For the past year, most of us have focused on the BAPCPA revisions to the Code, including the new filing requirements for debtors, limitations in the automatic stay for repeat filers, and clashes between the specific language of the Code, "absurd results," and (what the particular court believes is) the intent of the drafters. However, all of those questions existed prior to the BAPCPA with the interpretation of §109(g)(2) (unchanged in the BAPCPA), which states the following —
(g) Notwithstanding any other provision of this section, no individual or family farmer may be a debtor under this title who has been a debtor in a case pending under this title at any time in the preceding 180 days if . . . . (2) the debtor requested and obtained the voluntary dismissal of the case following the filing of a request for relief from the automatic stay provided by section 362 of this title.
Note that this subsection does not include consideration of 1) the merits or disposition of the stay relief motion, 2) the time lapse between the stay relief motion and dismissal, or 3) the good faith (or absence thereof) of the debtor in dismissing the case and re-filing the new case.
Take the example of the recent case of In re Beal, 2006 WL 2147972 (E.D. Wis. July 28, 2006). The lender filed a motion to lift the stay, and the debtors responded. However, the lender mistakenly reported to the court that the debtors had not responded, and the motion was granted. Upon notice of the mistake, and by agreement of the lender, the order was vacated and the motion withdrawn. Fourteen months later, the debtors dismissed their case and then filed another petition in order to include additional debt. The trustee moved for dismissal based upon a strict, mechanical reading of §109(g)(2). The District Court, on appeal, analyzed the cases, academic commentary* and Congressional intent and found that a strict application in this case would not fulfill the purpose of the statute.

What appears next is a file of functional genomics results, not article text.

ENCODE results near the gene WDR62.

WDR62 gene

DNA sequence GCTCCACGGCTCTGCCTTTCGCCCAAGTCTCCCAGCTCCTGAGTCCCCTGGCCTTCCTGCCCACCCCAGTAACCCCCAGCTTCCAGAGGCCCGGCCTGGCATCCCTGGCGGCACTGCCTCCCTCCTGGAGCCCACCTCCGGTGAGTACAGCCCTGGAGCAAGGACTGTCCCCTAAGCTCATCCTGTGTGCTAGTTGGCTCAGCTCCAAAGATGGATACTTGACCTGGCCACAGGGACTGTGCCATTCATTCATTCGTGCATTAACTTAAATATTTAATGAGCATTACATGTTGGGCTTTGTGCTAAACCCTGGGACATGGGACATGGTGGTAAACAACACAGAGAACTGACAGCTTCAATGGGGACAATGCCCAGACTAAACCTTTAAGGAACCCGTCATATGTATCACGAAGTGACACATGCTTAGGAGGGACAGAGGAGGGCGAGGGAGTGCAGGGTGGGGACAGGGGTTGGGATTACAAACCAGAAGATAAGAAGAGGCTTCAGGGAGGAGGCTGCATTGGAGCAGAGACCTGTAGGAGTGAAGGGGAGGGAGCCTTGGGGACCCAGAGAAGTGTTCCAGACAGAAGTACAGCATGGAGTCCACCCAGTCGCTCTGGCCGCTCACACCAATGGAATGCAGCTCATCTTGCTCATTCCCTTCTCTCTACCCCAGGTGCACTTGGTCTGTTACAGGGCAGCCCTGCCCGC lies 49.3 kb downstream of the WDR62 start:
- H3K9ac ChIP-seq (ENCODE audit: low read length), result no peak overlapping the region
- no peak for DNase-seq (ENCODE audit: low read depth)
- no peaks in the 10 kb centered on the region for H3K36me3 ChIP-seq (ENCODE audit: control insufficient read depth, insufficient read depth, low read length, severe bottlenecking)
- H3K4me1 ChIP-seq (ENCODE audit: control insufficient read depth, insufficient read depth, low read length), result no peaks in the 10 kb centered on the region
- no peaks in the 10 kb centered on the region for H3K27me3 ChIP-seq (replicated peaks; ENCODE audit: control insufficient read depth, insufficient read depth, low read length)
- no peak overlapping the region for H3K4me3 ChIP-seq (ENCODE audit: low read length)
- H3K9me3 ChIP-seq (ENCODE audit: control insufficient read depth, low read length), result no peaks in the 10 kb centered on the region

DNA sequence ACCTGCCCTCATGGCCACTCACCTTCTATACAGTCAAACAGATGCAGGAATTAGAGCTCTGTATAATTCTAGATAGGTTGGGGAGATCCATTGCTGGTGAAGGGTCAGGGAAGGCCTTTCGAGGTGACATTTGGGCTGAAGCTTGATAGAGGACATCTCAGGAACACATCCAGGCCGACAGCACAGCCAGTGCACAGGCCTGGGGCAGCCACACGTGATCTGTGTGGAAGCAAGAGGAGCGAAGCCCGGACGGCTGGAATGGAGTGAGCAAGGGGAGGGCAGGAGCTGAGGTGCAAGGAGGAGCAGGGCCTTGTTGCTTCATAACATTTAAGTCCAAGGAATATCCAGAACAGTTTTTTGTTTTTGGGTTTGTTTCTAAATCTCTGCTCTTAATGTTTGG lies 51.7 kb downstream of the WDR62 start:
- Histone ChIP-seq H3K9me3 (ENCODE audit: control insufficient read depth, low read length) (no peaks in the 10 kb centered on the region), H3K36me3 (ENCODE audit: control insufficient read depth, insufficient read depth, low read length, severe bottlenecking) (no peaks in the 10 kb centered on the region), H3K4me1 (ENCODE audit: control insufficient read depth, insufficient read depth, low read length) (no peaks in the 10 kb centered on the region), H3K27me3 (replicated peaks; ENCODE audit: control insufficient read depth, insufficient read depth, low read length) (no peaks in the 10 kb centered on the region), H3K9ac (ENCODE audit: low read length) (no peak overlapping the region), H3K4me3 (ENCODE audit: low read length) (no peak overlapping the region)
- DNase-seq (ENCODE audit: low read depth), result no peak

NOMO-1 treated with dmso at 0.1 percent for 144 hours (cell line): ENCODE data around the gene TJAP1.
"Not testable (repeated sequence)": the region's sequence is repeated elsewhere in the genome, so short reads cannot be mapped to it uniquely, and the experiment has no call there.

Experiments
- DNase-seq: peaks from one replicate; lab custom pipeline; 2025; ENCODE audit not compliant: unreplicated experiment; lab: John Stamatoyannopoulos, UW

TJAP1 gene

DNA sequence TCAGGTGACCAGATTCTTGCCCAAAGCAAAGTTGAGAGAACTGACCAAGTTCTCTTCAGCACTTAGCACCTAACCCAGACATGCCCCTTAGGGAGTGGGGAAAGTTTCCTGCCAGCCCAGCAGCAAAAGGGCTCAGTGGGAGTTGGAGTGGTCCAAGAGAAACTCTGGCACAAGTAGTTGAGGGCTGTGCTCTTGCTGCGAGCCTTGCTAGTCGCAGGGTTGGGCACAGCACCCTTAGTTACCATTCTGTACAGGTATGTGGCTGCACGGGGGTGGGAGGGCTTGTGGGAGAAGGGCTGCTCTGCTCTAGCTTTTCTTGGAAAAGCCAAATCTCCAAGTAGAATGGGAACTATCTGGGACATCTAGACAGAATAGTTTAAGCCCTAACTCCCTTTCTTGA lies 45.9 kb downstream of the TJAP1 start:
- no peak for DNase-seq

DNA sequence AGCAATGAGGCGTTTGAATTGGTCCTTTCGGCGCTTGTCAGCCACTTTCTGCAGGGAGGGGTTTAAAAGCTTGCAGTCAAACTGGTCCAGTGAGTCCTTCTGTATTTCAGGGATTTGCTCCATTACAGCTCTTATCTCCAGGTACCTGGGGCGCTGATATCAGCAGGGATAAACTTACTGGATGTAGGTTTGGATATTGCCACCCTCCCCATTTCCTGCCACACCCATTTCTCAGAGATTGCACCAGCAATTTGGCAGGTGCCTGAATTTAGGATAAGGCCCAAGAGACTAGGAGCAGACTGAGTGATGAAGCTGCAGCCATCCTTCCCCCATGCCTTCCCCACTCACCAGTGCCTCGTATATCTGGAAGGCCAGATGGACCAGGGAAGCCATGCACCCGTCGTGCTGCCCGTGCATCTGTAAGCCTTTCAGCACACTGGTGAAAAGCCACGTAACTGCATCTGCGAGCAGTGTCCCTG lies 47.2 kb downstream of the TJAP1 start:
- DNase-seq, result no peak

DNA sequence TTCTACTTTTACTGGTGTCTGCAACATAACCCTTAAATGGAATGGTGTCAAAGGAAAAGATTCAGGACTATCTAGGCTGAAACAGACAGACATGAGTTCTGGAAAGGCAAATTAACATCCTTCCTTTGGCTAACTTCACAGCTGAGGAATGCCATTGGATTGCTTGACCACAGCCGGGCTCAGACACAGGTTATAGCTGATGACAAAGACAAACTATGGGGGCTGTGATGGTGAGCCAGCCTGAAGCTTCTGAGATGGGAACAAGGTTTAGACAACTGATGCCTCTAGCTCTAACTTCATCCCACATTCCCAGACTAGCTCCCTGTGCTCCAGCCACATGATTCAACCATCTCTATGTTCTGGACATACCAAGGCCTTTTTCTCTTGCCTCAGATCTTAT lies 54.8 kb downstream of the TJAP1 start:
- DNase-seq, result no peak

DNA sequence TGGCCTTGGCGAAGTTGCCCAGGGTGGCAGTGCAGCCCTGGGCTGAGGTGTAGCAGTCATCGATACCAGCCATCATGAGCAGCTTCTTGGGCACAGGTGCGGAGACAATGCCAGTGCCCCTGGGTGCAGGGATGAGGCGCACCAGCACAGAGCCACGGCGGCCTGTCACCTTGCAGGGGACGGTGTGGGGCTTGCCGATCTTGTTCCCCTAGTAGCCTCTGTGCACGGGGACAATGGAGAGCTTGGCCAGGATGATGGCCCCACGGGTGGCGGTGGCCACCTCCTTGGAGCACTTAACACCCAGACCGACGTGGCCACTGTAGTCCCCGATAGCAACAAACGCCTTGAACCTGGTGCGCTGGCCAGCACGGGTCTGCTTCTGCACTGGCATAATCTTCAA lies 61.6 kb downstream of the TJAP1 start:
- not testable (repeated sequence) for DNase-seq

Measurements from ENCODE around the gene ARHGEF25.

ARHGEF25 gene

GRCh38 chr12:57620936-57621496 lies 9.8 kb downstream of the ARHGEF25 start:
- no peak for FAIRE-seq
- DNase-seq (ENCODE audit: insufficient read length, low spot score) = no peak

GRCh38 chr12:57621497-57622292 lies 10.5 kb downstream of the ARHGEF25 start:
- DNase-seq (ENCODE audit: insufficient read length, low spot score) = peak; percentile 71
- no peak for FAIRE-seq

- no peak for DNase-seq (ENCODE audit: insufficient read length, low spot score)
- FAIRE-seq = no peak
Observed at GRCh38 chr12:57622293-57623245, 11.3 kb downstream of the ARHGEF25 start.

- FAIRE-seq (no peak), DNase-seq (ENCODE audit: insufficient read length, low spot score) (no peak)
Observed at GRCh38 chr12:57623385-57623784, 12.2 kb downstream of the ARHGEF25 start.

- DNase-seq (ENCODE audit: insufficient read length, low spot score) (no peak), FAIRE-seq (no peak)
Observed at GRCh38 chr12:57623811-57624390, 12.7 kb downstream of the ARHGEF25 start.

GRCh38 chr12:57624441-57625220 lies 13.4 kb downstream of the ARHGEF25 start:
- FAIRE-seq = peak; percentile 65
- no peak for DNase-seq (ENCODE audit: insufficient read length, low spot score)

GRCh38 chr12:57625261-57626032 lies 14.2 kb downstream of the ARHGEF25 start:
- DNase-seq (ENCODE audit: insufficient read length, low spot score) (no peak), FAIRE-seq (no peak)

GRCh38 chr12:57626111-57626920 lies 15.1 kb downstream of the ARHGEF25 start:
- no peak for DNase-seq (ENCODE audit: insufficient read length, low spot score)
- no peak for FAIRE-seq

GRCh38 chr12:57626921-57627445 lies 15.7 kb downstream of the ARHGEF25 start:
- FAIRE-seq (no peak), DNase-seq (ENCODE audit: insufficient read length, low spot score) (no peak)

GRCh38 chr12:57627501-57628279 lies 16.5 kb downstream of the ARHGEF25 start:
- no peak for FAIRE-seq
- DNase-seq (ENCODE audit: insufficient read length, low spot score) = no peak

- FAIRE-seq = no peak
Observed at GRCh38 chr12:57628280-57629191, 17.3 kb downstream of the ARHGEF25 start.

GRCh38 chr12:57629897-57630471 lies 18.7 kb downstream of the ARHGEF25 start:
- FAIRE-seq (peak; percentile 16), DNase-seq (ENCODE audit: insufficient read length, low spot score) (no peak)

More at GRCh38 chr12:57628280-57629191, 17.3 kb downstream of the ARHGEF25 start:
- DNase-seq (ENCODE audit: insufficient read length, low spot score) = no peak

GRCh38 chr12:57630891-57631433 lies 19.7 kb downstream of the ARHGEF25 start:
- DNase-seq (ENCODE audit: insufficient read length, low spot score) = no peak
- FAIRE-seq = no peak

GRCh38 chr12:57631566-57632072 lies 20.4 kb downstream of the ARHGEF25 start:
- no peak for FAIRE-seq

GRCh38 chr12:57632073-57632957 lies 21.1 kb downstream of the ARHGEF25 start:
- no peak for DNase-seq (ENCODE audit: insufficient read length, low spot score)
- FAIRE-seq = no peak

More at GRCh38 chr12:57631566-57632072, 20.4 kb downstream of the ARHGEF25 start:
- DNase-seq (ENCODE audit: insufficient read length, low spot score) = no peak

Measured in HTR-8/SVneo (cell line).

* The court quoted extensively from Judicial Follies: Ignoring the Plain Meaning of Bankruptcy Code §109(g)(2), 48 Ariz. L.Rev. 149 (Spring 2006). The author, Ned Waxman, is Professor at the College of William and Mary and a former law clerk for Judge Drake.
In contrast, consider the facts of In re Harris, No. 05-12216, 2005 Bankr. LEXIS 1629 (Bankr. N.D. Ga. July 29, 2005) (Judge Drake). On May 13, 2005, the debtor dismissed his Chapter 13 case (his third case) after the lender filed a motion for relief. On July 1, 2005, the debtor filed a fourth case, just before a July 5 foreclosure, and the lender filed a motion for relief and request for expedited hearing. At the time, the debtor was behind seventeen payments. Judge Drake, in a 17 page order, reviewed the case law, and the different approaches taken by courts (including the interpretation of the word "following" as used in §109(g)(2)). Although Judge Drake appeared to indicate that he would inclined to follow the less mechanical approach to acoid an unjust or absurd result, it was not necessary in this case because dismissal would be appropriate under any analysis.
I recommend reading these cases and Ned’s article, all of which are available by clicking the links, as the analysis may be applicable to the BAPCPA revisions (and, of course, the continuing debate over §109(g)(2).